BY: JARED HUTCHINSON
 

Before heading to Greece to work on refugee camps, certainly, there was the primary goal of helping.  Doing whatever was needed. But I admit to adding a secondary, selfish goal for myself: retelling the refugee story. I deluded that this story would make the most bigoted conservative cry and compel the most apathetic burnout to get off the couch.

Retelling the refugee story in a responsible way is not to be taken lightly. I have not been back home in the States a week, but the rawness of life on a refugee camp washes out of my hair, skin, and mind with every privileged decision I make.  How do you keep the story intact when it's not your reality?

My reality is privileged. Before writing a word of this, I’ve indulged in my favourite cold brew coffee, set up a doctor’s appointment with a few clicks, blatantly abused shower privileges, and enjoyed the immense pleasure of using my home toilet.

It’s possible the opportunity to truly articulate the story of a refugee has passed or was never truly mine in the first place.  It was incredibly presumptuous to assume 10 days working there gives me any credibility. After all, I left the camp when my privilege told me I should.

With that disclaimer,

The story of a refugee is not defined by waiting in line 10 times as long as that new beer garden's happy hour on a Thursday.  

It is not defined by what you're waiting for, maybe a disappointing, bitter “chai tea” or ill-fitting, second hand shoes. Nor is it defined by the squalid sleeping arrangements in rat-infested warehouses, under the trailers of 18-wheel trucks, or on rain-soaked mud fields.

A refugee's story cannot be isolated to the present situation.

The story starts way before arriving in a camp. It starts with a decision. Your decision may have been years in the making: carefully saving the 6000 euro to reach Greece and plotting each stop in the refugee underground railroad.

Your decision may have been made suddenly when ISIS planted a bomb outside your home because you worked with Americans.  However your life as a refugee comes to be - you make a decision to put your and your family’s lives entirely in the hands of others.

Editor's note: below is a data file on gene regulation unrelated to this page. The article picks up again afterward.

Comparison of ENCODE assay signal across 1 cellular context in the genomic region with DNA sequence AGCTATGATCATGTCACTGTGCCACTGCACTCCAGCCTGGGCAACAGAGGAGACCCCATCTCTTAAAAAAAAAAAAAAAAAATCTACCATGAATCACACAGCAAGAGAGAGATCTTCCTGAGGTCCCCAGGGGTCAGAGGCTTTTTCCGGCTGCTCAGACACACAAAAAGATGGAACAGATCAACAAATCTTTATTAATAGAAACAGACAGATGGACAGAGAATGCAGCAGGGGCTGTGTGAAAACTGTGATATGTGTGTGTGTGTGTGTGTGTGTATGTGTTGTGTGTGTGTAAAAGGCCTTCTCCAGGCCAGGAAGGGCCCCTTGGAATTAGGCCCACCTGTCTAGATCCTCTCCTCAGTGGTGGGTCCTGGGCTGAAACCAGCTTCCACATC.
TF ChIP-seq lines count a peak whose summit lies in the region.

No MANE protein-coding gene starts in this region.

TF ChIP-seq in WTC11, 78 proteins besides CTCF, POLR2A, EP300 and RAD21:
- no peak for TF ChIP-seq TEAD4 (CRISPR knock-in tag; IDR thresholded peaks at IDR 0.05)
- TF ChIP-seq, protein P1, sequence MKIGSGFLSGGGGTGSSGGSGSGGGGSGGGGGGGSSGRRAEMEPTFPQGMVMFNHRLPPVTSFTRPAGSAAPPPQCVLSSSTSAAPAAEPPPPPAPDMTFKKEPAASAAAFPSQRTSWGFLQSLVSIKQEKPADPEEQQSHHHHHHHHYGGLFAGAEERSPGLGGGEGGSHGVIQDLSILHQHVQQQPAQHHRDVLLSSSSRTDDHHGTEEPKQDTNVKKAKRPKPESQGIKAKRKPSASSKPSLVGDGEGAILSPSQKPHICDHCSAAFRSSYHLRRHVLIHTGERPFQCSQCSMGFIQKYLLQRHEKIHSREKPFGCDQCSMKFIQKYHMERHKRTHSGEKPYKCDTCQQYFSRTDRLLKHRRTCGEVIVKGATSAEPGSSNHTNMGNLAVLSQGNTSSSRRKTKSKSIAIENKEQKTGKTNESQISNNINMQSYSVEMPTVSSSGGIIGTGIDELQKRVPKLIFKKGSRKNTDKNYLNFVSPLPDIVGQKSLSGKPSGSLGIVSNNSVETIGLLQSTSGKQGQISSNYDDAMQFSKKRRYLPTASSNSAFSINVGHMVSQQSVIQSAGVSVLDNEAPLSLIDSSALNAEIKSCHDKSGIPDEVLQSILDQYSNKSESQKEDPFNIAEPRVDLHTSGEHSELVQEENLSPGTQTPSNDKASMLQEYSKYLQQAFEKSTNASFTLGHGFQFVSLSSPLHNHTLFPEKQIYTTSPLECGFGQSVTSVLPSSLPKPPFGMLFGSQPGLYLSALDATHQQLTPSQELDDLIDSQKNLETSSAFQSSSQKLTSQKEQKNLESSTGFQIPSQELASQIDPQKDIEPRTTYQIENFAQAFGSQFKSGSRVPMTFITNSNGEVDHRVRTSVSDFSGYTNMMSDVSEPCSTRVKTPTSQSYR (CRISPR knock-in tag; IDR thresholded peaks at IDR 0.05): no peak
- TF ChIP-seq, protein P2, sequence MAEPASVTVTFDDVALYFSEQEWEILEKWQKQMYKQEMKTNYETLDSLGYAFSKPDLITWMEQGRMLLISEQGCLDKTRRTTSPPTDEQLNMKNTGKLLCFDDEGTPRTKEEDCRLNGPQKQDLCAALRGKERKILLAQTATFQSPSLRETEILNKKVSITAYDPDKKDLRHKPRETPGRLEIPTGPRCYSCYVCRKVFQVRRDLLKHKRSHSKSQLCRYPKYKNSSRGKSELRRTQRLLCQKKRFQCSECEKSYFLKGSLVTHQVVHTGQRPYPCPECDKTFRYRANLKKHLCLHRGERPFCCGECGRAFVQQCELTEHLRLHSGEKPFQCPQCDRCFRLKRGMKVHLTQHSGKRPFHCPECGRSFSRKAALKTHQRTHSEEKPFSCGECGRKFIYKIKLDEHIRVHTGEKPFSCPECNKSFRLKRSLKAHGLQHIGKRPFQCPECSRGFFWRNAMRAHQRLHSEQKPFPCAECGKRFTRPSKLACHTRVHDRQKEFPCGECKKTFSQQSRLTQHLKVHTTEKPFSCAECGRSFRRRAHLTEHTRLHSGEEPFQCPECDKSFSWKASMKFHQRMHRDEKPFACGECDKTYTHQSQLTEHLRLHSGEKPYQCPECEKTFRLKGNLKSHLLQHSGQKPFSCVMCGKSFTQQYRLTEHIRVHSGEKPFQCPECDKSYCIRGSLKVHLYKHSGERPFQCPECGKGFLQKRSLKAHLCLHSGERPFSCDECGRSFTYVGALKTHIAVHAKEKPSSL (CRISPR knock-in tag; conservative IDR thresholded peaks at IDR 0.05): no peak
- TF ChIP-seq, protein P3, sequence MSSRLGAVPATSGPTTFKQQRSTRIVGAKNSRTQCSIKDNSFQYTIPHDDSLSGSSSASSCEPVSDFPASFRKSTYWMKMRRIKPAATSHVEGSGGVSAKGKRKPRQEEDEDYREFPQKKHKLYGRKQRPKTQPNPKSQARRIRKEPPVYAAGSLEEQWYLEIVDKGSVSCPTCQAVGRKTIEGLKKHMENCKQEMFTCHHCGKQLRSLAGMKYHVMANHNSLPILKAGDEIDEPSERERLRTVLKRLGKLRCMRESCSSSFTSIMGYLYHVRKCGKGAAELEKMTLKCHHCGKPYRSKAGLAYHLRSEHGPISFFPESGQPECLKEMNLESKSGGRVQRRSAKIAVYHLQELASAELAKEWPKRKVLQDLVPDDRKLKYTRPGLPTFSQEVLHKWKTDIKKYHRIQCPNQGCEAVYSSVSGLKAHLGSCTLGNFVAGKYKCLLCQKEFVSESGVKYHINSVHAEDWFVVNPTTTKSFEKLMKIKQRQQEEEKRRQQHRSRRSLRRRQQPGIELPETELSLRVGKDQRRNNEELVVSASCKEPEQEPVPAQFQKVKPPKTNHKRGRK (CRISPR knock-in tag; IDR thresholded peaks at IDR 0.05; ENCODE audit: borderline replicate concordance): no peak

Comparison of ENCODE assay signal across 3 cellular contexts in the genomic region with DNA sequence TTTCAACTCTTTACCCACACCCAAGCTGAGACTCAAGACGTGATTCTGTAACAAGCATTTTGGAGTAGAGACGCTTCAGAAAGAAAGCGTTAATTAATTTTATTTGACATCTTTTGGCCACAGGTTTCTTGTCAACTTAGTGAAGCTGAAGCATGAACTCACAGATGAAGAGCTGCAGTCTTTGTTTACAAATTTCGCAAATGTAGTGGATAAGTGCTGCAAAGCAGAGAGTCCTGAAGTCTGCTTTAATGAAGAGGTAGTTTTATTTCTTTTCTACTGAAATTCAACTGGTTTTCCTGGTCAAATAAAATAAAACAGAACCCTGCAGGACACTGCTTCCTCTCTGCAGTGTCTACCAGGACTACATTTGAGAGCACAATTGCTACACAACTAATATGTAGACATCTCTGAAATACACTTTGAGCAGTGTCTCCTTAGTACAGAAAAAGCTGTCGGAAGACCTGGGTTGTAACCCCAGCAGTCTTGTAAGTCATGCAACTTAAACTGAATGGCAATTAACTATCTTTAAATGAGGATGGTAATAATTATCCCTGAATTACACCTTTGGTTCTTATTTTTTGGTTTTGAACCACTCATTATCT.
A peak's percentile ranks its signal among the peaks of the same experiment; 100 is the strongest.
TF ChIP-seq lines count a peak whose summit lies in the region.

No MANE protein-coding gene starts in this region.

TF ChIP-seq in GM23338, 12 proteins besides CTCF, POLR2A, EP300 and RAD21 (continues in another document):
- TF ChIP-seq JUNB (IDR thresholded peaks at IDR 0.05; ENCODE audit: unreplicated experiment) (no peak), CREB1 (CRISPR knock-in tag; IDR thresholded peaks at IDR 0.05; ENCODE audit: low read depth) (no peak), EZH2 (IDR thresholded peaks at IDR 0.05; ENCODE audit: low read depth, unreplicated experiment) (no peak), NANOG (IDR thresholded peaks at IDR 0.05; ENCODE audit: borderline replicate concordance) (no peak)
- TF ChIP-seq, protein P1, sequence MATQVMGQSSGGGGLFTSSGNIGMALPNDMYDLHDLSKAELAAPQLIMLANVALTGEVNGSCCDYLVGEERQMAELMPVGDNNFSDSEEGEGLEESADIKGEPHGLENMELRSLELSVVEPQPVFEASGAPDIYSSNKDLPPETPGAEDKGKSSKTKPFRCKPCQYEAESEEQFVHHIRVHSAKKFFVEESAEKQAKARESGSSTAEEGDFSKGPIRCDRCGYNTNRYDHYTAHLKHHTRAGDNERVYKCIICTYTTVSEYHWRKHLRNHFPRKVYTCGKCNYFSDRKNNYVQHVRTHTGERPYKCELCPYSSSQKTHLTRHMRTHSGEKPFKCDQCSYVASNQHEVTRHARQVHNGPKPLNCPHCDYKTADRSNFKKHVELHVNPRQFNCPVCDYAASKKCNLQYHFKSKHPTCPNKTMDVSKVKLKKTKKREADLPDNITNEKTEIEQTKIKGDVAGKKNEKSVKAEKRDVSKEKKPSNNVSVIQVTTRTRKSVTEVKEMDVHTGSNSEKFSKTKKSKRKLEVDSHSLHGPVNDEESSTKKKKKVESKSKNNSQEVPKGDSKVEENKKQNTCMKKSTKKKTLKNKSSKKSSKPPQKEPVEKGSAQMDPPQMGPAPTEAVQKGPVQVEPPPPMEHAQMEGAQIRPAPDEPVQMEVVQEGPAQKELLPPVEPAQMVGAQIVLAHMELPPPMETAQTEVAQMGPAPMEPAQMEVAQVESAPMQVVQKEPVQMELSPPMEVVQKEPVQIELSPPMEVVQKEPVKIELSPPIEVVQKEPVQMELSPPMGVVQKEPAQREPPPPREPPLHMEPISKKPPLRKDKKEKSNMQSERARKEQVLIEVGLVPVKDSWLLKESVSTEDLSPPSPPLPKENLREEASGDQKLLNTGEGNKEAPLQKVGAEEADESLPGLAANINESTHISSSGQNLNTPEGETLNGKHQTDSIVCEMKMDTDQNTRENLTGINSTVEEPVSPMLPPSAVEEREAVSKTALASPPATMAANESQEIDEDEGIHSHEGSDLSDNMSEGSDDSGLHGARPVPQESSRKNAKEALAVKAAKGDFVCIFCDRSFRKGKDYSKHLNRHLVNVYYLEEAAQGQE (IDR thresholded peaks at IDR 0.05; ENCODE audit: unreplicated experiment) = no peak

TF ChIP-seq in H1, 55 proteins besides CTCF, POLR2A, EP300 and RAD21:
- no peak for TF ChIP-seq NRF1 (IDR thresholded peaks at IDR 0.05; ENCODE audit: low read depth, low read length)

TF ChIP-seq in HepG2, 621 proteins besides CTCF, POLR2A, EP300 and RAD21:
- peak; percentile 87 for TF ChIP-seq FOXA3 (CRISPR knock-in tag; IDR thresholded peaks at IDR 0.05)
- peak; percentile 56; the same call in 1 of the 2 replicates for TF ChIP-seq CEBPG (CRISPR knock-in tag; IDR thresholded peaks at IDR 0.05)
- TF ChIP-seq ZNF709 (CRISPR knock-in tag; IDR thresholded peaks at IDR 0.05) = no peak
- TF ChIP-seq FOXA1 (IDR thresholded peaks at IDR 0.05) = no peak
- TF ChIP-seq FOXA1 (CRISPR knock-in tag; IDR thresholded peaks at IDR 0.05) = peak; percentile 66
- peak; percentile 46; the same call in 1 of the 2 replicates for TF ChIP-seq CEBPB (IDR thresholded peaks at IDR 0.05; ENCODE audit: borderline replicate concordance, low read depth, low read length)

But you can't help but second-guess the decision to head west. Donald Trumps and Marine Le Pens receive ovations and donations for publicly promising to banish you to the hell you came from. If you do make it, arsonists will crash your welcoming party, and governments fearfully track your move until the day you die.

The story of a refugee has a blank future. You grind out another day, week, and month until a decision breaks through the haze of bureaucracy. Or doesn’t. Rumours circulate among fellow refugees that drag you from the peaks of optimism to the depths of despair and everywhere in between.  The volunteers respond to the rumours with a shrug, and say, “I'm sorry, I don't know.”

You ask, “when will we know?” “who do I talk to?” and “what do I do?”

The volunteers just shrug and say “I'm sorry, I don’t know.” It's okay for them not to know.  

But as a father, you have to know. So when your daughter asks why you’re sleeping in a warehouse, you have to look her in the eye and say, “This is how everyone gets to Germany, dear.”

The story of a refugee is one of resilience and hope.

Despite the odds, you maintain hope for a lucky introduction to a “reputable” smuggler that charges another 3000 euro to bring you across the border.

Or a fortuitous interaction with a well-connected UN asylum officer, if one of them ever actually showed up.

Or a divine intervention from Allah, if he chooses your prayer out of the millions of others arriving from refugees.

Some of us are bigoted, some are skeptical, and many are apathetic.  To empathize with a refugee's plight, you first must honestly evaluate where you land on that spectrum. Once you've landed, challenge yourself to explore personal stories of human beings who are depending on you, your votes, and your empathy (whether you know it or not).